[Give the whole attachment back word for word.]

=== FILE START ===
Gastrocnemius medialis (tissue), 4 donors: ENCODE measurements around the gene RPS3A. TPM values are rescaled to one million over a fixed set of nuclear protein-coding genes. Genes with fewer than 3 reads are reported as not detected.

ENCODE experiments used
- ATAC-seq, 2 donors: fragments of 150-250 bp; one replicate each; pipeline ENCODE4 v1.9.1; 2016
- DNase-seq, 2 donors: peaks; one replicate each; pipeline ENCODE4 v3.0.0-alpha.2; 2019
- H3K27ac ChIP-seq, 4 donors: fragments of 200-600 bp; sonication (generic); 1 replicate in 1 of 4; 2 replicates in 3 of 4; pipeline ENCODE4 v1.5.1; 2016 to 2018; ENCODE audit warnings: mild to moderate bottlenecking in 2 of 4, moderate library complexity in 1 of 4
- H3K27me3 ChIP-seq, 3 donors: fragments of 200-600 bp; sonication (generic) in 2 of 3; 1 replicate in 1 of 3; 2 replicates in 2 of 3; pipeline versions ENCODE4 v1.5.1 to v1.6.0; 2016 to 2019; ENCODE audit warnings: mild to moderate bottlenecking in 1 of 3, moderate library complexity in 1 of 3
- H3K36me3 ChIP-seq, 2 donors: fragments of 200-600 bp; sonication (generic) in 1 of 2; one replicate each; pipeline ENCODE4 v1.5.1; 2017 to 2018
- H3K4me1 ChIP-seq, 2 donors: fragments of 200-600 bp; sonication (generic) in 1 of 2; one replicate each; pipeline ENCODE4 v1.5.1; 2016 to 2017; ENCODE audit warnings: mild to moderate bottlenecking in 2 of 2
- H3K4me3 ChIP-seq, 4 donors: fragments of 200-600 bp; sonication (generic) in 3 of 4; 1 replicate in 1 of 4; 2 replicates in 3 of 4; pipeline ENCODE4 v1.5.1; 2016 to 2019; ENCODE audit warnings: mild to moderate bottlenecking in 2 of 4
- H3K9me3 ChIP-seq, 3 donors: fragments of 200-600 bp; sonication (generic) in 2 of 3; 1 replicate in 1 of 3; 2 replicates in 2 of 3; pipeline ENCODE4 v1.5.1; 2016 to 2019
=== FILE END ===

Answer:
Gastrocnemius medialis (tissue), 4 donors: ENCODE measurements around the gene RPS3A. TPM values are rescaled to one million over a fixed set of nuclear protein-coding genes. Genes with fewer than 3 reads are reported as not detected.

ENCODE experiments used
- ATAC-seq, 2 donors: fragments of 150-250 bp; one replicate each; pipeline ENCODE4 v1.9.1; 2016
- DNase-seq, 2 donors: peaks; one replicate each; pipeline ENCODE4 v3.0.0-alpha.2; 2019
- H3K27ac ChIP-seq, 4 donors: fragments of 200-600 bp; sonication (generic); 1 replicate in 1 of 4; 2 replicates in 3 of 4; pipeline ENCODE4 v1.5.1; 2016 to 2018; ENCODE audit warnings: mild to moderate bottlenecking in 2 of 4, moderate library complexity in 1 of 4
- H3K27me3 ChIP-seq, 3 donors: fragments of 200-600 bp; sonication (generic) in 2 of 3; 1 replicate in 1 of 3; 2 replicates in 2 of 3; pipeline versions ENCODE4 v1.5.1 to v1.6.0; 2016 to 2019; ENCODE audit warnings: mild to moderate bottlenecking in 1 of 3, moderate library complexity in 1 of 3
- H3K36me3 ChIP-seq, 2 donors: fragments of 200-600 bp; sonication (generic) in 1 of 2; one replicate each; pipeline ENCODE4 v1.5.1; 2017 to 2018
- H3K4me1 ChIP-seq, 2 donors: fragments of 200-600 bp; sonication (generic) in 1 of 2; one replicate each; pipeline ENCODE4 v1.5.1; 2016 to 2017; ENCODE audit warnings: mild to moderate bottlenecking in 2 of 2
- H3K4me3 ChIP-seq, 4 donors: fragments of 200-600 bp; sonication (generic) in 3 of 4; 1 replicate in 1 of 4; 2 replicates in 3 of 4; pipeline ENCODE4 v1.5.1; 2016 to 2019; ENCODE audit warnings: mild to moderate bottlenecking in 2 of 4
- H3K9me3 ChIP-seq, 3 donors: fragments of 200-600 bp; sonication (generic) in 2 of 3; 1 replicate in 1 of 3; 2 replicates in 2 of 3; pipeline ENCODE4 v1.5.1; 2016 to 2019